Hot Spots are like a portfolio.  They help us balance our investment of time, energy, and focus across our competing demands.  What you’ll tend to find is that when you invest in your mind, body, emotions, career, financial, relationships, and fun, you improve your ability to respond to whatever work or life throws your way.  When you don’t invest in one or more of these buckets, you find that it can negatively impact the others.

At this point, all that’s important is that you know that Hot Spots are a way to visualize a map of what’s important in your life.

Watch the slide show on Hot Spots.

Let’s recap the key things we learned from our tour:

  1. Use the Rule of 3 to deal with information overload and set simple limits each day and each week.
  2. Use Monday Vision, Daily Outcomes, and Friday Reflection as a pattern for weekly results.  Each week, identify three results for the week, then identify three key results you want each day, and on Friday, identify three things going well, and three things to improve.
  3. Use Hot Spots to see the forest from the threes.   Map out the key areas in your life that matter most to you.  Map out your key projects at work, and map out your key personal projects.  Simply being able to list the items is a great start.  It shows you at a glance, what’s on your radar.   This is important for choosing what to invest more in, and what to invest less in.

Here are the slides that I referred to during our tour, if you’d like to check them out:

Photo by katerha.


  1. J. D. I love the chart that outlines Monday Vision, Daily Outcomes, and Friday Reflection for the one week. It makes it seem very simple and do-able. Thanks!

  2. Spending at least 1 hour each day doing something that I love is my minimum requirement. I learned from a wise friend that we have to show up every single day. Even when we are dead tired, we need to work on that thing we love just for a little while. It’s this work ethic that will open doors to new people. It’s these people that will help us grow professionally and personally.

  3. I have never heard about the Rule of 3. It makes sense, though. I often deal with information overload but have always considered it as an inevitable side effect of my job – I have to spend a lot of time online.

  4. @ Sandra — Thank you. It looks so simple now and yet it took years of testing and refinement.

    @ Karl — Committing to showing up is huge. It’s about deciding, then doing, and the daily practice makes it real, and gets us over our humps. I find that doing something daily really helps me accelerate in ways that I don’t always expect, even if it’s as simple as reducing friction and finding or creating glide paths.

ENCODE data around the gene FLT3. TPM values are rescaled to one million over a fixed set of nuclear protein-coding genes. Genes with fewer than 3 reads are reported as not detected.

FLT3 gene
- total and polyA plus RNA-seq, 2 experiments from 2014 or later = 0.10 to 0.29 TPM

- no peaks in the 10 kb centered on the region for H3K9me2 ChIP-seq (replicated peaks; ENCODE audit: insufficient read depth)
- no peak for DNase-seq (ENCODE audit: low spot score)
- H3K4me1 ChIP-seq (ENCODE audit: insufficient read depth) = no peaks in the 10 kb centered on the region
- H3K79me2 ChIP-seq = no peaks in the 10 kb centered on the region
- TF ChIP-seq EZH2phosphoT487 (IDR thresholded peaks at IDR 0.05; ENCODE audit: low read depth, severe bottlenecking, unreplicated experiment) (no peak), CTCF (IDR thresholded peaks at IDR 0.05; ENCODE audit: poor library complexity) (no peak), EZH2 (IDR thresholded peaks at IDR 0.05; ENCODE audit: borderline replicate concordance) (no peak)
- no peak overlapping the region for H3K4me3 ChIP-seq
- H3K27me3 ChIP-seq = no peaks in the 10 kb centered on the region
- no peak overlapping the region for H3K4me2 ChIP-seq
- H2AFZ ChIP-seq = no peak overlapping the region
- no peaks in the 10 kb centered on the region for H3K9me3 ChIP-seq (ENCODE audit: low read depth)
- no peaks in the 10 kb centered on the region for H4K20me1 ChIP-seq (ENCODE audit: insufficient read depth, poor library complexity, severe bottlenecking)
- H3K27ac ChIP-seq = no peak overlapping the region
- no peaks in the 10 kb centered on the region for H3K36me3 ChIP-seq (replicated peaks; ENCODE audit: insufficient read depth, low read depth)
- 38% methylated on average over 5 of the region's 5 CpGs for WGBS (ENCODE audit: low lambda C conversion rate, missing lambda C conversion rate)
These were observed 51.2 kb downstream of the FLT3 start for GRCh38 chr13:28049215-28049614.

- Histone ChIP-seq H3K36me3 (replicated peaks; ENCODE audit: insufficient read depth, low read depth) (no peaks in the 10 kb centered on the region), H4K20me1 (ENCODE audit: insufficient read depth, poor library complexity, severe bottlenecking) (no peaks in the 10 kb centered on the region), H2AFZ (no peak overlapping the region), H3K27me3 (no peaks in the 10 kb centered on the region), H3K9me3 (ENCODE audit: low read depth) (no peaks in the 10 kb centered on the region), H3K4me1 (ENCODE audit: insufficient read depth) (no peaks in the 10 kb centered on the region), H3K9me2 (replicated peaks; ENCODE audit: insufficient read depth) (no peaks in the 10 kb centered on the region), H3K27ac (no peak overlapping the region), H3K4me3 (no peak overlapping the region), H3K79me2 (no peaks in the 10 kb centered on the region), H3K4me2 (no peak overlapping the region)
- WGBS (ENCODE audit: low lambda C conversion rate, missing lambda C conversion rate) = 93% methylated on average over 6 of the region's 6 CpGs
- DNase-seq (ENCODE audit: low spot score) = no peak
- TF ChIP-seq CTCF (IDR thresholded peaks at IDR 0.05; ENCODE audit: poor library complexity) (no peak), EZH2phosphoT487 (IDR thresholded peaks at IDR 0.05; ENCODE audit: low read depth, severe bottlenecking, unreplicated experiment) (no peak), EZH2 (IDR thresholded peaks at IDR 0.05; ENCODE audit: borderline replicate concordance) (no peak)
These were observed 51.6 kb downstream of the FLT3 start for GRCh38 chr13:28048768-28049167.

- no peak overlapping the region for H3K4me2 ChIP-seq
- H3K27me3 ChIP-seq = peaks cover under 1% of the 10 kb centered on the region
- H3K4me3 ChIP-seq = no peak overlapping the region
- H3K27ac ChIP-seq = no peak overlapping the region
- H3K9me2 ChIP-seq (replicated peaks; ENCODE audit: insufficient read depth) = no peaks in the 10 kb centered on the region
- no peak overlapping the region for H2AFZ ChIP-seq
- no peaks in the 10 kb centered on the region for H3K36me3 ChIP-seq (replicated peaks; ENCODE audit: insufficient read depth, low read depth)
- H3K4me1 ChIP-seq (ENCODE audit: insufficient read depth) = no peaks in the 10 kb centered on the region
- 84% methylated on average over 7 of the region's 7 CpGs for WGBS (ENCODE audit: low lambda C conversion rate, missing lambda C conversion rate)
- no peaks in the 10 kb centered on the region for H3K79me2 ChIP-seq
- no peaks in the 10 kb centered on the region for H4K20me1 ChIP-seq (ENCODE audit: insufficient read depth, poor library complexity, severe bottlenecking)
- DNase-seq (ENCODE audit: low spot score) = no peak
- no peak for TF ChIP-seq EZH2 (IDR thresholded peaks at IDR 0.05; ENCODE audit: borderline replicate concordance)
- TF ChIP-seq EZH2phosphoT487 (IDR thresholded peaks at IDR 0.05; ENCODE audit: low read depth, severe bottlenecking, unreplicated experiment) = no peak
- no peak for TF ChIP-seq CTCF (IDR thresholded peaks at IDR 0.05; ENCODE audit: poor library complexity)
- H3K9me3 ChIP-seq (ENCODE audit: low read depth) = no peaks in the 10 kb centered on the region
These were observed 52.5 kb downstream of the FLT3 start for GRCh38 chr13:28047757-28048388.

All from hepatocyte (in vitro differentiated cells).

@ Vered — Here’s a quick trick … no matter how complete or exhaustive your research is, always bubble up three take aways at the top. Think of it like the ultimate distillation. It’s a way to practice precision, and deal with vast amounts of information.

  5. Hi JD,
    It is especially important to congratulate ourselves on achievements so far, so often this doesn’t happen and so motivation starts to slip.
    I like the idea of looking for hot spots, something I have never heard before but will find very useful:)

  6. @ Kate — The wins really add up and all it takes is shining the spot light on them once in a while until it’s a habit.

    I’ll elaborate more on Hot Spots later in the 30 days. It’s one of the cornerstone concepts for achieving work-life balance.

  7. Here it is 2pm in the afternoon and I have already messed up on my 3 for the day…I drove to Yin-Yoga to find they are going to do it by appointment in August, I tried to fix my clerical robe and got it mended but now need another trip to a store to get a correct hook replacement, and I missed my walk and meditation with all the running around….5 loads of laundry are on the line…and I have responded to all my comments on my blog…

    I think I will stop and have lunch and do some meditation/yin y. to get refocused…

    I did respond to a blog writing job and have researched SEO lessons…but still do not have it figured out…I need to find TESS’s list of 5 ways to do SEO – it was a reply to Barbara’s post…and it was like 3 take aways.

    I am off and running again…maybe loosing weight by getting out of my chair????

    Feeling uncharacteristically scattered as I attempt to put this into my day

  8. i have been trying to do this but it comes out well given the chart above… my task in my job which i feel overwhelmed is the fact i have to create a whole new system for them (organizational structure and dev’t)…and most of the time i am gathering info by bits bec. everyone else is spread thinly…

    i am sure this will help me onwards….

  9. @ Patricia — When you get off track, you simply ask, whether you made the right trad-offs, or if you bit off the right things, or if you need to let some things go … and simply carry the lessons forward. You start to learn your patterns. I had a habit of biting off too much or sometimes letting the wrong things get in the way. A quick way to get back on track is to simply ask yourself, “What’s the next best thing I can do, given the energy I’ve got, the time I have, and what I want to accomplish?” It’s a way to do a reset and you’ll find it to be very effective no matter how off track you might have been. What you’re basically doing is giving yourself a chance to prioritize how you’ll spend your time and energy, which is really all you can do … that’s what makes it powerful.

    As you get used to creating three main stories or “wins” for your day, you’ll find that they help you cut through any amount of overload.

    @ Riza — The big shift is really from activities or tasks to outcomes or results … and getting clarity on the value of the outcomes and results. When you have this in your hand, you’re in the driver’s seat. You can truly write your story forward by choosing your stories to make happen.